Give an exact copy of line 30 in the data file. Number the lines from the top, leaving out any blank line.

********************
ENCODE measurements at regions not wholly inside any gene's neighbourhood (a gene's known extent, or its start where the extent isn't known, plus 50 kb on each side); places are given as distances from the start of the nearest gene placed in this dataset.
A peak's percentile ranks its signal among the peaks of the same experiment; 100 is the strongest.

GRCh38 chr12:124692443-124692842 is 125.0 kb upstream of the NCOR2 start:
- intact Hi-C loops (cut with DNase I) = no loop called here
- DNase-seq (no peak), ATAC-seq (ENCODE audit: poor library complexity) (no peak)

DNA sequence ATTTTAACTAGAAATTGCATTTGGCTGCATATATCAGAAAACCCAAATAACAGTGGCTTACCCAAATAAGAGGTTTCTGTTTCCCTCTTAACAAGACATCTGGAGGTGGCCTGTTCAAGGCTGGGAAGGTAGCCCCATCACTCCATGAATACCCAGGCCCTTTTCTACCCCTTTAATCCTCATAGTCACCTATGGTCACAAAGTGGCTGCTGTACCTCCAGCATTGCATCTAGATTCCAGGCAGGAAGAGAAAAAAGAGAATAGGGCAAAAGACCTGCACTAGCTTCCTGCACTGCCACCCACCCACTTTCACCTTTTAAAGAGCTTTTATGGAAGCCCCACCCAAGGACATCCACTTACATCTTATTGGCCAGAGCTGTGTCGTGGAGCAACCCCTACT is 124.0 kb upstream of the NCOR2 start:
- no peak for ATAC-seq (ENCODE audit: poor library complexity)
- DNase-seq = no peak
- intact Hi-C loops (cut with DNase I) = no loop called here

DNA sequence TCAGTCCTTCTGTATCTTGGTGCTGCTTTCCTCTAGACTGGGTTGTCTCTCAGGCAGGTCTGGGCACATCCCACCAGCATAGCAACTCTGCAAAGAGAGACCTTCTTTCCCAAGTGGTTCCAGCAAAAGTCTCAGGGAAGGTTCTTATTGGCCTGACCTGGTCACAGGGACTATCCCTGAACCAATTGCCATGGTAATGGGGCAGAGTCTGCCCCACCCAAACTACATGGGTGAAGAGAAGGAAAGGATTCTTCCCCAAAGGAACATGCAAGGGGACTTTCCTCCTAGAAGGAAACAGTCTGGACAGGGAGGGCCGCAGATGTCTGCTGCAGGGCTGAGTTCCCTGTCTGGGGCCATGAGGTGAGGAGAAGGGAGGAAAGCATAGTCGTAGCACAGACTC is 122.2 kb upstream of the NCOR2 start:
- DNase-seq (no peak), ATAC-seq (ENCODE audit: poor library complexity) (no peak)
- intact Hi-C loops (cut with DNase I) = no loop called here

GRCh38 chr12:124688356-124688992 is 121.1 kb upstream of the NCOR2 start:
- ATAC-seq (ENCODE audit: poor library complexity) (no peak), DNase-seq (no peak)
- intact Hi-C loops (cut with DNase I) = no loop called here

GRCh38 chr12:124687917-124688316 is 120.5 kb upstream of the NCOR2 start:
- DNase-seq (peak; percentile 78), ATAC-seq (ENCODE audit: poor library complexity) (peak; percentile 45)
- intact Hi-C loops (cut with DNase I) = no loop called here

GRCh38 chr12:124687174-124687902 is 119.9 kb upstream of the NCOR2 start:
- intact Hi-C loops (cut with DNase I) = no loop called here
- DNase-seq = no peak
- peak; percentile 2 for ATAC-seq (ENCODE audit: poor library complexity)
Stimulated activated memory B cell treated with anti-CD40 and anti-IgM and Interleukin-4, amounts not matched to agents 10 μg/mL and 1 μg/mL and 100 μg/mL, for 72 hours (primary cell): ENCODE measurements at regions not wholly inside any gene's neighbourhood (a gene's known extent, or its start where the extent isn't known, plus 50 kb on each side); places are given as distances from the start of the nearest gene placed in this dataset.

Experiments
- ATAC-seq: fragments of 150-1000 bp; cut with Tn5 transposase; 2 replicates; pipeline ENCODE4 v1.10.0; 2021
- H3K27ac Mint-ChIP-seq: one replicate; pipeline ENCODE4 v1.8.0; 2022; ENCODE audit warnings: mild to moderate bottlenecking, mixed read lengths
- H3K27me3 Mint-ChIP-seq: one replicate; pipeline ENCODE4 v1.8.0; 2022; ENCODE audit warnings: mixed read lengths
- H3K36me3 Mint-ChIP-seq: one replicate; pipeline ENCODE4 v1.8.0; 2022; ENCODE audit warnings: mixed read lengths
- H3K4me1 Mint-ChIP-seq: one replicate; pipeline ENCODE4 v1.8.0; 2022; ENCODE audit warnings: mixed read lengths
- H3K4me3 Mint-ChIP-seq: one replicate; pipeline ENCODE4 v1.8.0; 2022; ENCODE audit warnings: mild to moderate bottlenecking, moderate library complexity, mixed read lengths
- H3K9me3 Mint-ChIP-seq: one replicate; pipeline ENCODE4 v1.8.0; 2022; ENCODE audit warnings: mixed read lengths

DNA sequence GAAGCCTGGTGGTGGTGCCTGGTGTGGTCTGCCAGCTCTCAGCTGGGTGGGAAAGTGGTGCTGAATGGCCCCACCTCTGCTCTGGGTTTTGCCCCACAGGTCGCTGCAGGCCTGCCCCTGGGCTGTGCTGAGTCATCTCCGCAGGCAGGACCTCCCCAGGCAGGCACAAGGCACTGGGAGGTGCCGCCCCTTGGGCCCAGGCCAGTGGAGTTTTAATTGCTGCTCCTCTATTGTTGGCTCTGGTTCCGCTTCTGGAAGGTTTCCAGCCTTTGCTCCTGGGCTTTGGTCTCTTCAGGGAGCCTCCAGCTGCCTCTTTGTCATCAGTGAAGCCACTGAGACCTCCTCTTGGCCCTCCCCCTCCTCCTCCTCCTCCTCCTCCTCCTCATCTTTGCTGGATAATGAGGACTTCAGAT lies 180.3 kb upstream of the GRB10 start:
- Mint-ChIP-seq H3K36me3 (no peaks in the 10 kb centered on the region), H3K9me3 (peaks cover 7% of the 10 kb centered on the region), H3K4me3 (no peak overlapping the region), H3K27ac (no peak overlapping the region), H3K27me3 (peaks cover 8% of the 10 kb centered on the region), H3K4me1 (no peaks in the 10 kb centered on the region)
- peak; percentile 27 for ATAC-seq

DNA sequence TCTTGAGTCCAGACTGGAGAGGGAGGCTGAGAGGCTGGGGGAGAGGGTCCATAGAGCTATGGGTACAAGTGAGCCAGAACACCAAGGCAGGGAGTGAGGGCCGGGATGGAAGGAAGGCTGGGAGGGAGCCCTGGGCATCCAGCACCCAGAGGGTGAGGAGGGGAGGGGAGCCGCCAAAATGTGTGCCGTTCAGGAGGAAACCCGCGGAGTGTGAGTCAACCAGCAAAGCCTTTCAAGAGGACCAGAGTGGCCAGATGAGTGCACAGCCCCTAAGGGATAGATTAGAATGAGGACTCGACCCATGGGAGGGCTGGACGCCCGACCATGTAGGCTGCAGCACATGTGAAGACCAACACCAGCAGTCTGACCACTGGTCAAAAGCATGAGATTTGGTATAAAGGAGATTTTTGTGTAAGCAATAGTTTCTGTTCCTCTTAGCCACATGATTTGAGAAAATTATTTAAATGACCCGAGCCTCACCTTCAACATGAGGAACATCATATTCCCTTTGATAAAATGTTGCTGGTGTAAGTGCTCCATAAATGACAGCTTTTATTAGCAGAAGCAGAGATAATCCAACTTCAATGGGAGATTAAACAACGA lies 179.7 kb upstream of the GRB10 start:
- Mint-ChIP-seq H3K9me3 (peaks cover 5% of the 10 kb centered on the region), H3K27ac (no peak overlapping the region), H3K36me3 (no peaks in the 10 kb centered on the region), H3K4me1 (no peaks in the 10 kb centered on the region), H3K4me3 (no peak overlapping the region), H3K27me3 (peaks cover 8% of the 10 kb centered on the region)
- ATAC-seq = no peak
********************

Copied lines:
- H3K4me3 Mint-ChIP-seq: one replicate; pipeline ENCODE4 v1.8.0; 2022; ENCODE audit warnings: mild to moderate bottlenecking, moderate library complexity, mixed read lengths